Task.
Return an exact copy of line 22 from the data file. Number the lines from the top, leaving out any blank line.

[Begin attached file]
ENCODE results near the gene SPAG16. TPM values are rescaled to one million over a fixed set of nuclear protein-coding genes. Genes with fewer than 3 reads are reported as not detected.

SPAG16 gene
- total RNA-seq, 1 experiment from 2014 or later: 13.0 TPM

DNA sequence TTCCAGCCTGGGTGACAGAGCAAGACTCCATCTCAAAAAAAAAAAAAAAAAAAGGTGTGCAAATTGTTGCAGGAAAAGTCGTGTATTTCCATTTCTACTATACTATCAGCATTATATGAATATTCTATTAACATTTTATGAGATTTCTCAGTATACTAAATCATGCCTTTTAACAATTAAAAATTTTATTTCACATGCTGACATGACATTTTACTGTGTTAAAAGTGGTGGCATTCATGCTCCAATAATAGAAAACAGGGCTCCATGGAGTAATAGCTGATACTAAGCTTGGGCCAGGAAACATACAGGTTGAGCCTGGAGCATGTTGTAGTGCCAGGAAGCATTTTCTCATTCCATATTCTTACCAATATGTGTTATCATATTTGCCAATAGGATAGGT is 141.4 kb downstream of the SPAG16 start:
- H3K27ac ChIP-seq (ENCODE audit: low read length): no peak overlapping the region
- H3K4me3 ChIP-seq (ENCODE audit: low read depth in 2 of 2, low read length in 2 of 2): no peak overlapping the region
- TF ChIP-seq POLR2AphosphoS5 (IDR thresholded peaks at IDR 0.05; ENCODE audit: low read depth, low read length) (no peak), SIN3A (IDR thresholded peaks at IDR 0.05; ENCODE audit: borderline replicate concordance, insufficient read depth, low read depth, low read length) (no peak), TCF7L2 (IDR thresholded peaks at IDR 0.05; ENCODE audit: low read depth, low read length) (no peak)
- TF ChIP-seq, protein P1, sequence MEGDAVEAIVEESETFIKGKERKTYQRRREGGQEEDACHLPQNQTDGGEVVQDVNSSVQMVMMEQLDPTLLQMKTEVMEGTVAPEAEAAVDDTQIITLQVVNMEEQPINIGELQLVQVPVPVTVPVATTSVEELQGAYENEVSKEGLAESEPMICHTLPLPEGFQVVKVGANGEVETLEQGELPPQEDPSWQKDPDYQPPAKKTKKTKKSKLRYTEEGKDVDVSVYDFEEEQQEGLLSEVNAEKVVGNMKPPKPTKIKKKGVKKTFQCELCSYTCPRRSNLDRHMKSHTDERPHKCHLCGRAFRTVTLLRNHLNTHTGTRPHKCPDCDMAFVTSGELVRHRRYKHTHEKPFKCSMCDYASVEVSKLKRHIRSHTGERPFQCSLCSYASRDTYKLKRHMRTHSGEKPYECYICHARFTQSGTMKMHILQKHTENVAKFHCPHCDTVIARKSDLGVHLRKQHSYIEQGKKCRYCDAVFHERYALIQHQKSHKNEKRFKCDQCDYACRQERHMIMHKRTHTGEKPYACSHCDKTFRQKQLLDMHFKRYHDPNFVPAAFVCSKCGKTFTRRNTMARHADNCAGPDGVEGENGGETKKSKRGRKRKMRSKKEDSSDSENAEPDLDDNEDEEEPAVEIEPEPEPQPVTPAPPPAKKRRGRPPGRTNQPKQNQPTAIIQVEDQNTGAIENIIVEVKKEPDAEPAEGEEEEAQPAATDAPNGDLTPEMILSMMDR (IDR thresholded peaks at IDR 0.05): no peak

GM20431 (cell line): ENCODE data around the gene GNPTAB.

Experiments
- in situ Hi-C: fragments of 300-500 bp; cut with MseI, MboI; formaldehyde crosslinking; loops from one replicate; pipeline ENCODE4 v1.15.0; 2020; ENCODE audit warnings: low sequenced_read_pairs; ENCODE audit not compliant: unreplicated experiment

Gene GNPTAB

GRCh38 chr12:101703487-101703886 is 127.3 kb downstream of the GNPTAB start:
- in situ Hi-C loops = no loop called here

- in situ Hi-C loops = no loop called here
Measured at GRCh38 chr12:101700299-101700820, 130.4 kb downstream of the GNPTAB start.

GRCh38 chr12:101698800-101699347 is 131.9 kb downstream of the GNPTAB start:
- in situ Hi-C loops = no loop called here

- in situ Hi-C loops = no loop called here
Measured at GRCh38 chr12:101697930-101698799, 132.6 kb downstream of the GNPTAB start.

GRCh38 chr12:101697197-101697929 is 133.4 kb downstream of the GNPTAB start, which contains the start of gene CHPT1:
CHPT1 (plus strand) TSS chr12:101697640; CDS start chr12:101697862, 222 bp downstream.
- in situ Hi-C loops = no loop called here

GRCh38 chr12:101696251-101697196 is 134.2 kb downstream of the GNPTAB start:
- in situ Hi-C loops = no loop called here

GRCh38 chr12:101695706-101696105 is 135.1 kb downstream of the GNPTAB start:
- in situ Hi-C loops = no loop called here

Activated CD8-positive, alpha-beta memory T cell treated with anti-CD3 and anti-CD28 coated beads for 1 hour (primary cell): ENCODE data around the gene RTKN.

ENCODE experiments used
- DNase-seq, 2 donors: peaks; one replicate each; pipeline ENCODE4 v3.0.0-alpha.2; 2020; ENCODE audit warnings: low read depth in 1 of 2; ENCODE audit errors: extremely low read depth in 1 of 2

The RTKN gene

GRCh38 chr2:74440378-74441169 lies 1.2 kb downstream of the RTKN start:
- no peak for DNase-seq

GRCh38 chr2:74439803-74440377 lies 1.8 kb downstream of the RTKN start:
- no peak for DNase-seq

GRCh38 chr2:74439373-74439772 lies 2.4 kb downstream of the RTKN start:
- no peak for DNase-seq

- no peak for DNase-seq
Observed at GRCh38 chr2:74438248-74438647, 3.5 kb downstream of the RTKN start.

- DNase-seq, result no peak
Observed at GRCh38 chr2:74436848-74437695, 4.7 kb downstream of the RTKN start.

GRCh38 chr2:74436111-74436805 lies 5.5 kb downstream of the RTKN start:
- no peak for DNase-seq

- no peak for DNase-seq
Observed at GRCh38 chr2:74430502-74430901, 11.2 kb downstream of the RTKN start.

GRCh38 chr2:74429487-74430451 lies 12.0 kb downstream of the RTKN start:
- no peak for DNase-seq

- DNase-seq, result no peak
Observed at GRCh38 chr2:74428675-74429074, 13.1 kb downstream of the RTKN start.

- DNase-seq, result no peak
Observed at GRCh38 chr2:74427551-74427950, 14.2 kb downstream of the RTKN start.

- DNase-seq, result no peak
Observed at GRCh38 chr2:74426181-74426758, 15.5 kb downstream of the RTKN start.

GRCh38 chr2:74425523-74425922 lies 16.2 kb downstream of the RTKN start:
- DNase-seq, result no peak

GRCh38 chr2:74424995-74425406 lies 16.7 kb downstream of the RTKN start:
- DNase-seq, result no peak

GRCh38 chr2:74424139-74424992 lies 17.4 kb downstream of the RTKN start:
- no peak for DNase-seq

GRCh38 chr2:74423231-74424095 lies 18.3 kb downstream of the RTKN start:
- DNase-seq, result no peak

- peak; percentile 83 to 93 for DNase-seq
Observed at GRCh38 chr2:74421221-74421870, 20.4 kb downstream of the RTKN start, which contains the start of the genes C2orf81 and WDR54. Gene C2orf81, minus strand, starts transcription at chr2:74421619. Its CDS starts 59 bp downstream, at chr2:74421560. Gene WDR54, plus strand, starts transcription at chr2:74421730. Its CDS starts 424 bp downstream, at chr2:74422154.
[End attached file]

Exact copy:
CHPT1 (plus strand) TSS chr12:101697640; CDS start chr12:101697862, 222 bp downstream.